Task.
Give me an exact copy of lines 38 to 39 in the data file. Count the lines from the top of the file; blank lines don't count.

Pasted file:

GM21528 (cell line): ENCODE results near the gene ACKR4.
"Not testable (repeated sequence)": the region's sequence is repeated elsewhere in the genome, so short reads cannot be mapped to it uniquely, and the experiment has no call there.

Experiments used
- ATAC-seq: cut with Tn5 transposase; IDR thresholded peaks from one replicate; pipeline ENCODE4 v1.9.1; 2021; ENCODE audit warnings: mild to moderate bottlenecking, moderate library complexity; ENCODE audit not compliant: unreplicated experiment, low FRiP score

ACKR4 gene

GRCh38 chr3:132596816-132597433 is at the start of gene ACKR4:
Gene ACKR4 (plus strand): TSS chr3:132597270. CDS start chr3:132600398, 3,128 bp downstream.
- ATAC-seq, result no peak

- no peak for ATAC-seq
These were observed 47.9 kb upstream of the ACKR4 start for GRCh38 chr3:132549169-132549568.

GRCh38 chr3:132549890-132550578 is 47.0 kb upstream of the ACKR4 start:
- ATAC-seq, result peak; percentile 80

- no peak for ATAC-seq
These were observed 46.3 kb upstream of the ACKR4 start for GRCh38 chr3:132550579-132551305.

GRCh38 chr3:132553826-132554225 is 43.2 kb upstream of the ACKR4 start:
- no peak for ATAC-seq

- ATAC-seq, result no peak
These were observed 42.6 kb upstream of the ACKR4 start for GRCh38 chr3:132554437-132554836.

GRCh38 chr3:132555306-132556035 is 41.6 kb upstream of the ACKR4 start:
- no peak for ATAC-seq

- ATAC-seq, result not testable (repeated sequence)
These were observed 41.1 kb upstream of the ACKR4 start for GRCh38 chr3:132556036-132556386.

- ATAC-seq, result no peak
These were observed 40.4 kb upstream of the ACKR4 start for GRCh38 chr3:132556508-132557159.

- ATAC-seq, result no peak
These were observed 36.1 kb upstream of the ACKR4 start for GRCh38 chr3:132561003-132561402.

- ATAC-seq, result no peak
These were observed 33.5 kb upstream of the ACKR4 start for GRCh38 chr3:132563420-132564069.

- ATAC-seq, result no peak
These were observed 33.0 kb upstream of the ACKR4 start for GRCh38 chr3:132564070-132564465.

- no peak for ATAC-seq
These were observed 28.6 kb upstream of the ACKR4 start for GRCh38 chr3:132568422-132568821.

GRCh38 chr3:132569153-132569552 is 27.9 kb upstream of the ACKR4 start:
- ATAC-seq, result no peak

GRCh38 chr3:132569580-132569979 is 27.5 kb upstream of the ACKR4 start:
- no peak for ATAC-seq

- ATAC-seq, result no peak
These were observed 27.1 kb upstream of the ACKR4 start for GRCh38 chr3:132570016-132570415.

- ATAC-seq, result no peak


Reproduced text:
These were observed 27.1 kb upstream of the ACKR4 start for GRCh38 chr3:132570016-132570415.

- ATAC-seq, result no peak